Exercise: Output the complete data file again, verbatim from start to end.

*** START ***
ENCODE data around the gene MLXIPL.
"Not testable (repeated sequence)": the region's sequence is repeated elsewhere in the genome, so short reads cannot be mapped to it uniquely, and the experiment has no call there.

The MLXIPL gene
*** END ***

ENCODE data around the gene MLXIPL.
"Not testable (repeated sequence)": the region's sequence is repeated elsewhere in the genome, so short reads cannot be mapped to it uniquely, and the experiment has no call there.

The MLXIPL gene